When you first get Medicare
When you're first eligible for Medicare, you have a 7-month Initial Enrollment Period to sign up for Part A and/or Part B.
For example, if you're eligible when you turn 65, you can sign up during the 7-month period that begins 3 months before the month you turn 65, includes the month you turn 65, and ends 3 months after the month you turn 65.
You can sign up for free Part A (if you’re eligible) any time after your Initial Enrollment Period starts. Your coverage will start the first day of the month you turn 65 or the month before you turn 65, depending on your birthday.
Between January 1–March 31 each year
If you didn't sign up for Part A and/or Part B (for which you must pay premiums) when you were first eligible, and you aren’t eligible for a Special Enrollment Period (see below), you can sign up during the General Enrollment Period between January 1–March 31 each year.
To sign up for Part B, complete an Application for Enrollment in Part B (CMS-40B). Get this form and instructions in Spanish. If you don't have Medicare or you want to sign up for Part A (some people have to pay a premium for Part A), contact Social Security.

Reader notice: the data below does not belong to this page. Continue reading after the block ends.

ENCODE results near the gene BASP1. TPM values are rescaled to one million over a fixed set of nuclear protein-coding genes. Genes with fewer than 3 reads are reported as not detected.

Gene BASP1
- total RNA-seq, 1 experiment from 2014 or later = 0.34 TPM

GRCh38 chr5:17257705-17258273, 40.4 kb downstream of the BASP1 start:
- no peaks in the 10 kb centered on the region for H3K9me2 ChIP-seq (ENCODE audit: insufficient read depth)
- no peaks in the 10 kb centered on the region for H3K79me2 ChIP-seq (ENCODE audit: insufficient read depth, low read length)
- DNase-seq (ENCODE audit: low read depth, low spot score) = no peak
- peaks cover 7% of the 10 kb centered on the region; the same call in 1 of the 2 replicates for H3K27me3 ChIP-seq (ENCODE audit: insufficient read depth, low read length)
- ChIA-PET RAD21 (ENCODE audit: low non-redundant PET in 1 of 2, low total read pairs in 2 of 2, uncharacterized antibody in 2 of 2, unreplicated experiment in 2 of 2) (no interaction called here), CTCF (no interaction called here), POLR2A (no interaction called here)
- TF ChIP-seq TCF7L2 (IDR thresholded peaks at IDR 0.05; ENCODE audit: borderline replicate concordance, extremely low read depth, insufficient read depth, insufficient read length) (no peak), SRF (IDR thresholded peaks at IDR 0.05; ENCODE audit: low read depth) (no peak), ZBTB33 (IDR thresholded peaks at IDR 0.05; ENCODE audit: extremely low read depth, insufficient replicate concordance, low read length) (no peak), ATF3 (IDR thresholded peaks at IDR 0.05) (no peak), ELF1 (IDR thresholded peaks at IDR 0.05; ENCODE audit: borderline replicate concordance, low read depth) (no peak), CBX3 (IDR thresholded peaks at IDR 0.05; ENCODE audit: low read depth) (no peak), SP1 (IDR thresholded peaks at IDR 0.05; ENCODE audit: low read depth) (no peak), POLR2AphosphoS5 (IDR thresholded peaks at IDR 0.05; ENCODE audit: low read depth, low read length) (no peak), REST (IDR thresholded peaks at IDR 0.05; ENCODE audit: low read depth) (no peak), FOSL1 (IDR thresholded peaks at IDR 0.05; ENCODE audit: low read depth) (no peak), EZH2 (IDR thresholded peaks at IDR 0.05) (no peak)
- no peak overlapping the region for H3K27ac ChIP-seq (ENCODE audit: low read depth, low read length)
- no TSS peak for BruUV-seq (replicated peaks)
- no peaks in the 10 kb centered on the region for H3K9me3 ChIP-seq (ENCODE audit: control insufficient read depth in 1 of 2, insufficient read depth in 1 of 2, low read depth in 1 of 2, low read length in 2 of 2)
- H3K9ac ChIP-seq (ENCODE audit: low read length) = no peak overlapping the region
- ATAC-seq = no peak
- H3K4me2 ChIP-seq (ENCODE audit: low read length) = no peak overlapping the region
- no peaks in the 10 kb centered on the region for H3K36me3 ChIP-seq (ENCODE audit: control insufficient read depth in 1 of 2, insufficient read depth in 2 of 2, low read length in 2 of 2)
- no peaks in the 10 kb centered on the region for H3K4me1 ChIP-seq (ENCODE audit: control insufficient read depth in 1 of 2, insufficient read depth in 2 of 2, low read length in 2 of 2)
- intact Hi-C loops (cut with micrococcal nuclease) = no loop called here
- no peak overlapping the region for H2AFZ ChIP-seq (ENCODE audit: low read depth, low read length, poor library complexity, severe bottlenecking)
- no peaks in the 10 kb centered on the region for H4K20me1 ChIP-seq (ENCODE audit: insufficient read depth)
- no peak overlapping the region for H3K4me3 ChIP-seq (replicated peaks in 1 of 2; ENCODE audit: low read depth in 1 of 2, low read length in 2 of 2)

Special circumstances (Special Enrollment Periods)
Once your Initial Enrollment Period ends, you may have the chance to sign up for Medicare during a Special Enrollment Period. If you're covered under a group health plan based on current employment, you have a Special Enrollment Period to sign up for Part A and/or Part B any time as long as you or your spouse (or family member if you're disabled) is working, and you're covered by a group health plan through the employer or union based on that work.
You also have an 8-month Special Enrollment Period to sign up for Part A and/or Part B that starts the month after the employment ends or the group health plan insurance based on current employment ends, whichever happens first. Usually, you don't pay a late enrollment penalty if you sign up during a Special Enrollment Period.
COBRA and retiree health plans aren't considered coverage based on current employment. You're not eligible for a Special Enrollment Period when that coverage ends. This Special Enrollment Period also doesn't apply to people with End-Stage Renal Disease (ESRD).
You may also qualify for a Special Enrollment Period for Part A and Part B if you're a volunteer, serving in a foreign country.